See also: Cubasis vs Garageband Revisited
One of the objectives of my tune-a-day project is to try out different iPad music apps. My first attempt at using an alterative DAW was a bit of a disaster, so I was a little more careful in researching which one to try next. Cubasis and Auria are usually mentioned as the top two, but I was put off Auria by all the in-app purchases that seem to be required, and lots of reports of poor reliability. So I took the £35/$50 plunge and went for Cubasis. And I have to say that so far I’ve been very pleased with it.
Having used Garageband for so long, I inevitably compare alternative DAWs directly with Garageband’s capabilities. While Cubasis is undoubtedly a better DAW, there are definitely areas where Garageband is better. So here’s a list of 7 things I prefer about Cubasis and 4 things I prefer about Garageband.
7 things I prefer about Cubasis:
- Wide range of effects (delay, reverb, eq, etc) that can be applied to each track individually. I was increasingly unhappy with the sound of my digital piano recorded in Garageband, and the lack of eq control prevented me doing anything about it. Strangely, in Cubasis it sounds much better even without any eq changes. This is a little odd and probably worthy of another post in its own right.
- More time signatures – you can play in 5/4 and 7/4 in Cubasis (although curiously not 6/8 or 7/8… that doesn’t really matter in practice because you can just choose 6/4 or 7/4 instead, but it’s a bit weird).
- Export to Dropbox. I use Dropbox as my main way of getting mixes onto my (Android) phone to listen to while I’m out. From Garageband, this is really tedious.
- Import MIDI loops. I got a great range of 7/8 drum loops from OddGrooves, but getting them into Garageband on the iPad is really awkward (it involves going via Logic on the Mac). In Cubasis, this is very easy.
- Import/export files via web server. Cubasis has a built in web server to upload/download files.
- Ability to name tracks. As I use a lot of acoustic instruments, I end up with loads of “Audio Recorder” tracks in Garageband that are hard to tell apart. In Cubasis you can name each track.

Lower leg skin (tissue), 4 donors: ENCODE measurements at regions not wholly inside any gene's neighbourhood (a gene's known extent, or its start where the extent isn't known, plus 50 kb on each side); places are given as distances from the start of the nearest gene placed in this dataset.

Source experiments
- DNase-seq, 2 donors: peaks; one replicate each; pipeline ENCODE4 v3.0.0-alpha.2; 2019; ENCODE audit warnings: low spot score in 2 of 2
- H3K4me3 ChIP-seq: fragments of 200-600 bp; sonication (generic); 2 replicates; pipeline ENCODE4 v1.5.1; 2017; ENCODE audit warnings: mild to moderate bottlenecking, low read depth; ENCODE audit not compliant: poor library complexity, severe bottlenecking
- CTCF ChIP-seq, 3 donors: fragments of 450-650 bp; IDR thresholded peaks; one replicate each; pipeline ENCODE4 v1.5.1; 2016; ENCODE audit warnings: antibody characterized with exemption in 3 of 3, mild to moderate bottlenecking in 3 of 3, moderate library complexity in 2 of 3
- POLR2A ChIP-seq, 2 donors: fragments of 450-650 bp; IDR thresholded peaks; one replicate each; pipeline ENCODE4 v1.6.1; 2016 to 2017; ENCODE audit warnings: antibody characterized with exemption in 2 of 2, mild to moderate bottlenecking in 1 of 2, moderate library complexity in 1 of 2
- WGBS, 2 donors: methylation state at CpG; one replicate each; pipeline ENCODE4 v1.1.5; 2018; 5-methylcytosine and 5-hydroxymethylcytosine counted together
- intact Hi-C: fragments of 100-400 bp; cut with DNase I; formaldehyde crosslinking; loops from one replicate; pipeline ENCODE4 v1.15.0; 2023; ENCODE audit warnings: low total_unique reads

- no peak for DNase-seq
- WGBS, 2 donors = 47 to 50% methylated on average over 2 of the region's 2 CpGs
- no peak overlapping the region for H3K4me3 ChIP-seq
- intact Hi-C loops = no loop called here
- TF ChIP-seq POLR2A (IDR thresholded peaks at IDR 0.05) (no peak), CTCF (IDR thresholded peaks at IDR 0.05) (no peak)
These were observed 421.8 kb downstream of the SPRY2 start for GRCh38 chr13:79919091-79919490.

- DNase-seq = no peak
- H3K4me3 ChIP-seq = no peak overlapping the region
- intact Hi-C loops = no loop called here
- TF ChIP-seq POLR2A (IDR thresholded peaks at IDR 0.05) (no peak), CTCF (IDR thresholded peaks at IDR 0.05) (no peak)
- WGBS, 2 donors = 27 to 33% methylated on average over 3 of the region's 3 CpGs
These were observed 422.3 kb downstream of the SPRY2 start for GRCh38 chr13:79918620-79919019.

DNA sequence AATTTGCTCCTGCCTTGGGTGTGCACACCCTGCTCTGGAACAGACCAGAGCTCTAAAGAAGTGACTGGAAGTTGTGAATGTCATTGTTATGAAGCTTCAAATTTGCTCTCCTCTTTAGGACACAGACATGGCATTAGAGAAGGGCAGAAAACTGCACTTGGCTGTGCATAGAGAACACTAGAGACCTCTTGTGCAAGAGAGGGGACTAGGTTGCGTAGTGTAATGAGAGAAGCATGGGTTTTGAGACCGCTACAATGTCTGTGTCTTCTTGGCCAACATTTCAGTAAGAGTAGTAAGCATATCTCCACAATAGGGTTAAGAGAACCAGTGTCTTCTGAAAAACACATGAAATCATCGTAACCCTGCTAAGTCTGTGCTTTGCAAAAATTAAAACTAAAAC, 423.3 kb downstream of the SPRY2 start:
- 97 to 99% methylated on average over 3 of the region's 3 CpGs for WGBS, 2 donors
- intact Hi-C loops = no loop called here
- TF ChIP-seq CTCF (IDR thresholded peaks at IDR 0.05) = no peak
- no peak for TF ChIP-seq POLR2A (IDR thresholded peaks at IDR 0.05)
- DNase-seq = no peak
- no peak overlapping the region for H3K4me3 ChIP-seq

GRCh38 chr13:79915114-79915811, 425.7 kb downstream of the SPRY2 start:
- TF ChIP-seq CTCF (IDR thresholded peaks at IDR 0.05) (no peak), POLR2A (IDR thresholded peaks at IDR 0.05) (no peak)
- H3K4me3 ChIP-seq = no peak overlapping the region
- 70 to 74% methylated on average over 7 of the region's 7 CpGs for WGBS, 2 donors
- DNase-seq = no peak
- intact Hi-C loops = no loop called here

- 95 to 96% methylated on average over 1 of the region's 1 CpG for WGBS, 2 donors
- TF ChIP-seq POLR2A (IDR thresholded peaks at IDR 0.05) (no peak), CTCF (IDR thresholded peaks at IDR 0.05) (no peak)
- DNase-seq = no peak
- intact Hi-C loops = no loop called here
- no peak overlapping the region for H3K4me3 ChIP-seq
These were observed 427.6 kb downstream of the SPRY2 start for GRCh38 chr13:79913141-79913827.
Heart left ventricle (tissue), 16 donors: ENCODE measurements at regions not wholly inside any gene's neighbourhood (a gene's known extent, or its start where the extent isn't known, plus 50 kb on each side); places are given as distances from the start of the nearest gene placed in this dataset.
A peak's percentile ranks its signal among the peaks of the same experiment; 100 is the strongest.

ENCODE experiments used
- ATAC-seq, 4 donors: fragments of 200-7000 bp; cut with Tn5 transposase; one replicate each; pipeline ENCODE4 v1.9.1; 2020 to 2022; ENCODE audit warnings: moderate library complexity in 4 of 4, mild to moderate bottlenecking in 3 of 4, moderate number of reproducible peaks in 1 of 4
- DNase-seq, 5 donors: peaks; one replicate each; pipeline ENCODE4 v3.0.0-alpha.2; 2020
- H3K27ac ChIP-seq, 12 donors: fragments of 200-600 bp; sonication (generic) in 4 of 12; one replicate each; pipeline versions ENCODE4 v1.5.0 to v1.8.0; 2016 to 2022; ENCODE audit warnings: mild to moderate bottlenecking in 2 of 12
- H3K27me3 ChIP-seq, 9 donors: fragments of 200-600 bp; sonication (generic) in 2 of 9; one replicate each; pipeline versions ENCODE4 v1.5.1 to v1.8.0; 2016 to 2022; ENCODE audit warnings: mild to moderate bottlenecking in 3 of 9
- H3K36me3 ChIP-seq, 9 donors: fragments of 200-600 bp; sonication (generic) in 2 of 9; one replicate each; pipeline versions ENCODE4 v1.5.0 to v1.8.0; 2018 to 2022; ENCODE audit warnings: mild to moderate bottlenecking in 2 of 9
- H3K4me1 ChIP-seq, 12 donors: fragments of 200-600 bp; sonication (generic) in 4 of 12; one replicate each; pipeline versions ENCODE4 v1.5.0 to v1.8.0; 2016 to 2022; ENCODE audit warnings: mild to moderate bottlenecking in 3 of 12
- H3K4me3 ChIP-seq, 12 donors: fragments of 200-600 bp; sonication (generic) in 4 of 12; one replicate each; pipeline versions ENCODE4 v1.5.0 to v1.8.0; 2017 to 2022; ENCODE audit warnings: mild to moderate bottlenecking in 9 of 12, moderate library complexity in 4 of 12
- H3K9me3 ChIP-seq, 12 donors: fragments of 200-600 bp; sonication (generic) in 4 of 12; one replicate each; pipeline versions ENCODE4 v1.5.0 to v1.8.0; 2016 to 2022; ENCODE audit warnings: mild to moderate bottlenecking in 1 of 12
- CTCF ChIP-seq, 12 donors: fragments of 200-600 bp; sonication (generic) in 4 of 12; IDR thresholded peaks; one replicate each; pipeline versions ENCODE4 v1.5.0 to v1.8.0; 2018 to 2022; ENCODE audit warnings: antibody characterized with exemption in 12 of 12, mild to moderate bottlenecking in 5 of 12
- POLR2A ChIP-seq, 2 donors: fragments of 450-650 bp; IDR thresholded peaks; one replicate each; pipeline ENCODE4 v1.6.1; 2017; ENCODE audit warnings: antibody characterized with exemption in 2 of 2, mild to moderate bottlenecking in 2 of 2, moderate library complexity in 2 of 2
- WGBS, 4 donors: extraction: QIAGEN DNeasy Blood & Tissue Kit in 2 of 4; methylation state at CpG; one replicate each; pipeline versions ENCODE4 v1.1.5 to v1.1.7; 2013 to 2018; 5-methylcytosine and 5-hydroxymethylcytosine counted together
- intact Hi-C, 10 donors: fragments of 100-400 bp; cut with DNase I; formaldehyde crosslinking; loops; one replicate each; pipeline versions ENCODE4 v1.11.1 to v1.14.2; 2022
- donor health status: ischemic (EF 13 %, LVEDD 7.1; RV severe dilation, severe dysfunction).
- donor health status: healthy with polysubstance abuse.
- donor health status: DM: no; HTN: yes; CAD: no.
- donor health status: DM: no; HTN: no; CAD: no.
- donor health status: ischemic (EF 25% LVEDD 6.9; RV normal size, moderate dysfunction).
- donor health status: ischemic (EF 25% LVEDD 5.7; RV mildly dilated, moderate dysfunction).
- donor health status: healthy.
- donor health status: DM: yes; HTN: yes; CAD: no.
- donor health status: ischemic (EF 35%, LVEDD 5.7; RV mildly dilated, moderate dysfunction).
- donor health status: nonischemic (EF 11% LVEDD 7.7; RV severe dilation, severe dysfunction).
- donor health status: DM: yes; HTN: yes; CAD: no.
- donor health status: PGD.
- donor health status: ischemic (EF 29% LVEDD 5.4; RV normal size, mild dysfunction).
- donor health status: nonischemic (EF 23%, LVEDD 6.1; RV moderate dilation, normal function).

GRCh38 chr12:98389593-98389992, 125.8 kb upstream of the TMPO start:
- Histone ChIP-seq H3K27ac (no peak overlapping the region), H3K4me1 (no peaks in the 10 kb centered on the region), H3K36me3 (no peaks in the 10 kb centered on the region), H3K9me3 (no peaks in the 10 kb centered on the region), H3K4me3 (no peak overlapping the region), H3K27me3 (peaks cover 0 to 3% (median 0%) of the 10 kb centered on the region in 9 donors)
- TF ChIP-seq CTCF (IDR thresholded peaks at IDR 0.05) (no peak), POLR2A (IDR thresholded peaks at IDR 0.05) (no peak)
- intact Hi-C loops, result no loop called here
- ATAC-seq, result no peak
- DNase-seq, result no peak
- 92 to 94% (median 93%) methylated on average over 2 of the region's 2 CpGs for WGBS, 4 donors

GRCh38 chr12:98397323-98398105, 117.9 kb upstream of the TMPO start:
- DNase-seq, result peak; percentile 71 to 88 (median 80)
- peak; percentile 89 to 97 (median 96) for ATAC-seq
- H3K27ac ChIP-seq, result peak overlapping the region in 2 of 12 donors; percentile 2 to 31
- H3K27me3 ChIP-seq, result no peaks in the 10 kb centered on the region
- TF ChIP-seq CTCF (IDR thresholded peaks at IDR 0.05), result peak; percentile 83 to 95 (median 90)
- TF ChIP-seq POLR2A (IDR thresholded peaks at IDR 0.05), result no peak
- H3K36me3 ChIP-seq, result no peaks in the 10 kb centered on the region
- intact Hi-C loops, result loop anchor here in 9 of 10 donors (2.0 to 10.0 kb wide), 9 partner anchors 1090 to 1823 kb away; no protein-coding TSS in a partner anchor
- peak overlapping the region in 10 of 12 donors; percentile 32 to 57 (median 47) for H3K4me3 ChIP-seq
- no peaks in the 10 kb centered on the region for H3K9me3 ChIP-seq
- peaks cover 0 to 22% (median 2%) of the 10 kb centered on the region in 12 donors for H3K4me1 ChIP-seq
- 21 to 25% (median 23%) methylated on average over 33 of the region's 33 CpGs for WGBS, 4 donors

- It is being regularly updated with new features – in fact there was a new release today adding punch-in/out recording, another thing Garageband lacks.
4 things I prefer about Garageband:
- The virtual instruments sound better. I found this quite surprising, but most of the Cubasis ones are rather horrible – they sound like the sort of thing you’d find on a cheap keyboard. I quite like some of the synth pads though, while I don’t much like the Garageband ones.
- The electric guitar presets. It’s only when they’re taken away from you that you realise how good they are. I use several of Garageband’s presets frequently. Cubasis has nothing like this. Yes, it has all the effects that you could combine to get a similar sound, but there are no presets and (more surprisingly) seemingly no way to save a combination of effects. As a result, I’ve also had to buy Ampkit – more on that another time.
- The loops are better. The difference here is not as big as the previous two points, and some of the Cubasis drum loops are usable. But I think the Garageband ones are better.
- It’s much easier to loop sections of a track in Garageband – you just drag the end of the section to repeat as many times as required. In Cubasis you have to copy and paste, which is OK, but a bit tedious.
Two things that are about the same:
- User interface. When I tried Multitrack DAW I was somewhat horrified by the user interface. Cubasis is much nicer; I learned how to use it very quickly. It doesn’t feel like a step down from Garageband.
- Audiobus. Both support Audiobus, and while I’ve read that the Cubasis integration is meant to be better, I can’t say I really noticed the difference. One thing is certain – the Audiobus integration is more important to Cubasis than to Garageband, because you are more likely to need external instruments and effects than you are in Garageband.
To sum it up, I would say that Cubasis is a better DAW, but Garageband is a more complete package. I will probably use both – Cubasis for proper recordings, and probably most of the time for acoustic tracks; Garageband for quick sketches, and electric guitar & virtual instrument tracks in particular.
Finally, here’s today’s tune-a-day, recorded in Cubasis. It’s a piano piece that my son, Tom, is learning. I added some banjo and accordion.